Texas Constitution Art. 5 sec. 3 – Jurisdiction of Supreme Court
(a) The Supreme Court shall exercise the judicial power of the state except as otherwise provided in this Constitution. Its jurisdiction shall be coextensive with the limits of the State and its determinations shall be final except in criminal law matters. Its appellate jurisdiction shall be final and shall extend to all cases except in criminal law matters and as otherwise provided in this Constitution or by law. The Supreme Court and the Justices thereof shall have power to issue writs of habeas corpus, as may be prescribed by law, and under such regulations as may be prescribed by law, the said courts and the Justices thereof may issue the writs of mandamus, procedendo, certiorari and such other writs, as may be necessary to enforce its jurisdiction. The Legislature may confer original jurisdiction on the Supreme Court to issue writs of quo warranto and mandamus in such cases as may be specified, except as against the Governor of the State.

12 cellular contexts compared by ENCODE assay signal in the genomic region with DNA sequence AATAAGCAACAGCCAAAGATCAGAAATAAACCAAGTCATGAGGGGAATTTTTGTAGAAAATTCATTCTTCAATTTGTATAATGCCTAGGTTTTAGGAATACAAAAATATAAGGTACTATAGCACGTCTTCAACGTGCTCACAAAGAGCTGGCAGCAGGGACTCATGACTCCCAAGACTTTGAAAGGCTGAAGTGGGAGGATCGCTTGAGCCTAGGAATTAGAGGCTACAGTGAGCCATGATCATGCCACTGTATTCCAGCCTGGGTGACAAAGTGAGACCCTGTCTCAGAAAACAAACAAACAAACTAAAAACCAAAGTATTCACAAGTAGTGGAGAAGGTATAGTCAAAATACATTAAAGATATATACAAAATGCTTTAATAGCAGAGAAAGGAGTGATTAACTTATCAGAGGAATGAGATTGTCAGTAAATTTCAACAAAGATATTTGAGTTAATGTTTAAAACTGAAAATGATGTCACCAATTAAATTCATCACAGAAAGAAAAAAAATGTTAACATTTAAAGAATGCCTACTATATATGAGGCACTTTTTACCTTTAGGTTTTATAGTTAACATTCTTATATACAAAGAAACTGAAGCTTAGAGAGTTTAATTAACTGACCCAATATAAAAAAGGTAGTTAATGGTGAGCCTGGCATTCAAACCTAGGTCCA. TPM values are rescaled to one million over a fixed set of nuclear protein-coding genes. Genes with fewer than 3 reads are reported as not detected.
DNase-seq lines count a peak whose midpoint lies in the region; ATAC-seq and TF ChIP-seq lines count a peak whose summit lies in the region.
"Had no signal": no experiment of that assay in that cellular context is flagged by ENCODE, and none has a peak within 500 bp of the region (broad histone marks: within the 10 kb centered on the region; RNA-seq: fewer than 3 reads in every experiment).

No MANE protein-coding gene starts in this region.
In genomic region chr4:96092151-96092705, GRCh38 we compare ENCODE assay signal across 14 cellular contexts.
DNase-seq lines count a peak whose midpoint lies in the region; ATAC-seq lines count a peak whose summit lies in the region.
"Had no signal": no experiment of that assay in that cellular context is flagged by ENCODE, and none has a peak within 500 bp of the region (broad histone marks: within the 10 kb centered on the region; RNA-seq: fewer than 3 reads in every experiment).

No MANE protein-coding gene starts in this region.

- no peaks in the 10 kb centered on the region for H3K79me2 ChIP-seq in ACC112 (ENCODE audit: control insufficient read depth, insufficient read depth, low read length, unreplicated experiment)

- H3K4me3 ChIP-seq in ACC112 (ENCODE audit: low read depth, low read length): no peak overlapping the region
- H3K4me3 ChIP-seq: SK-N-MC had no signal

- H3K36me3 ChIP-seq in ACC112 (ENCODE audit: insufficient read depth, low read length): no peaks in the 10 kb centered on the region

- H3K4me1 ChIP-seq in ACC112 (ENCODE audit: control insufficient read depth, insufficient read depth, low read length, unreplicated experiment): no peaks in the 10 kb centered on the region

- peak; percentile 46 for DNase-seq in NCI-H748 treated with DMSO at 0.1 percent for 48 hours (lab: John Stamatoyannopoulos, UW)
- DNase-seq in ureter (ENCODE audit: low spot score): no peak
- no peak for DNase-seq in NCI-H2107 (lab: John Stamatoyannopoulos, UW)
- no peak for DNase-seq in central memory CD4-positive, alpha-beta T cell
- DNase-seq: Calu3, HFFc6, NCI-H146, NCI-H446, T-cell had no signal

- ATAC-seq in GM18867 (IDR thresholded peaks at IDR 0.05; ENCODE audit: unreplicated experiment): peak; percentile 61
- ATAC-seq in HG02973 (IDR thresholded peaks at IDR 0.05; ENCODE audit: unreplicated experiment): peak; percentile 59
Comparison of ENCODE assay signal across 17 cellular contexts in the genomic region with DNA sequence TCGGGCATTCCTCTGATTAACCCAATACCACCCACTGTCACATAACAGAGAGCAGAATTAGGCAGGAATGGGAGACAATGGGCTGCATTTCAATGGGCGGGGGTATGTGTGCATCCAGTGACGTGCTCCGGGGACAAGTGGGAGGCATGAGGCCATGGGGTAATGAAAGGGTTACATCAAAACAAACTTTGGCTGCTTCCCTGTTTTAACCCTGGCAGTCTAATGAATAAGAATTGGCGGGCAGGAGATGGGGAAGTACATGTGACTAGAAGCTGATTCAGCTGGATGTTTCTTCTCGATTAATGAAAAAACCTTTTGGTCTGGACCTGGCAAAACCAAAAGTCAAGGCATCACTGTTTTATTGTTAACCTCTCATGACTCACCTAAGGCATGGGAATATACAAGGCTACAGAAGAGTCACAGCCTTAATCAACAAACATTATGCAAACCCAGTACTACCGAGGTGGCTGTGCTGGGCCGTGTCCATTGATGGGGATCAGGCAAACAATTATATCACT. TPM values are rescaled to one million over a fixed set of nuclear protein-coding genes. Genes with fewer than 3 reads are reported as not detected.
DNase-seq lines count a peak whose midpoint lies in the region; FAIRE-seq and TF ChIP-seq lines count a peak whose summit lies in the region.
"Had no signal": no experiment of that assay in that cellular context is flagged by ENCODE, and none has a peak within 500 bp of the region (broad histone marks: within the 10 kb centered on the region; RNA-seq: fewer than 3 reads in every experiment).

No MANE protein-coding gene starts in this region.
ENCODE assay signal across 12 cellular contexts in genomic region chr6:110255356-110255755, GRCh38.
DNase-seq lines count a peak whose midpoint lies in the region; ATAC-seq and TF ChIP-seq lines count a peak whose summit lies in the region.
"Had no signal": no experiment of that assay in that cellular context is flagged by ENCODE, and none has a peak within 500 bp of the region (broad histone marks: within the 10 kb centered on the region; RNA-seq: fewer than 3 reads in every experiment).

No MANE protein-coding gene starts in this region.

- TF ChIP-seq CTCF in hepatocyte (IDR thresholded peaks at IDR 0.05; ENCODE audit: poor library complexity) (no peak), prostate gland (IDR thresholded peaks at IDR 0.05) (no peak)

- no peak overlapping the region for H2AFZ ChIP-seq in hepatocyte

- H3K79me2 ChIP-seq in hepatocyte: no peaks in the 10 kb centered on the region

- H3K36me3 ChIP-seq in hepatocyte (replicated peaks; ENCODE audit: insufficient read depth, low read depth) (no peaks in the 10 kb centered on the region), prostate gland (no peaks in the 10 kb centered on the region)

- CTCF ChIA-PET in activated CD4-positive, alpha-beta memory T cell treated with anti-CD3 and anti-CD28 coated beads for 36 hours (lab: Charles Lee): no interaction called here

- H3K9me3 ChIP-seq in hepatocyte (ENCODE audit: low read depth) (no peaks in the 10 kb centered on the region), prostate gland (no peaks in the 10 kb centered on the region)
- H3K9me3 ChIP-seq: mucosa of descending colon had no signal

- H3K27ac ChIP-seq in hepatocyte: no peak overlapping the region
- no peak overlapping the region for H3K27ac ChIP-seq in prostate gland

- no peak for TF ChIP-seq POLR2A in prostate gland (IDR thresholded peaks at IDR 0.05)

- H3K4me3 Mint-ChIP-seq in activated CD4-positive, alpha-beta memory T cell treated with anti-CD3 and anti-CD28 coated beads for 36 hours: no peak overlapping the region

(b) The Supreme Court shall also have power, upon affidavit or otherwise as by the court may be determined, to ascertain such matters of fact as may be necessary to the proper exercise of its jurisdiction.
Terms Used In Texas Constitution Art. 5 sec. 3
- Affidavit: A written statement of facts confirmed by the oath of the party making it, before a notary or officer having authority to administer oaths.
- Appellate: About appeals; an appellate court has the power to review the judgement of another lower court or tribunal.
- Habeas corpus: A writ that is usually used to bring a prisoner before the court to determine the legality of his imprisonment. It may also be used to bring a person in custody before the court to give testimony, or to be prosecuted.
- Jurisdiction: (1) The legal authority of a court to hear and decide a case. Concurrent jurisdiction exists when two courts have simultaneous responsibility for the same case. (2) The geographic area over which the court has authority to decide cases.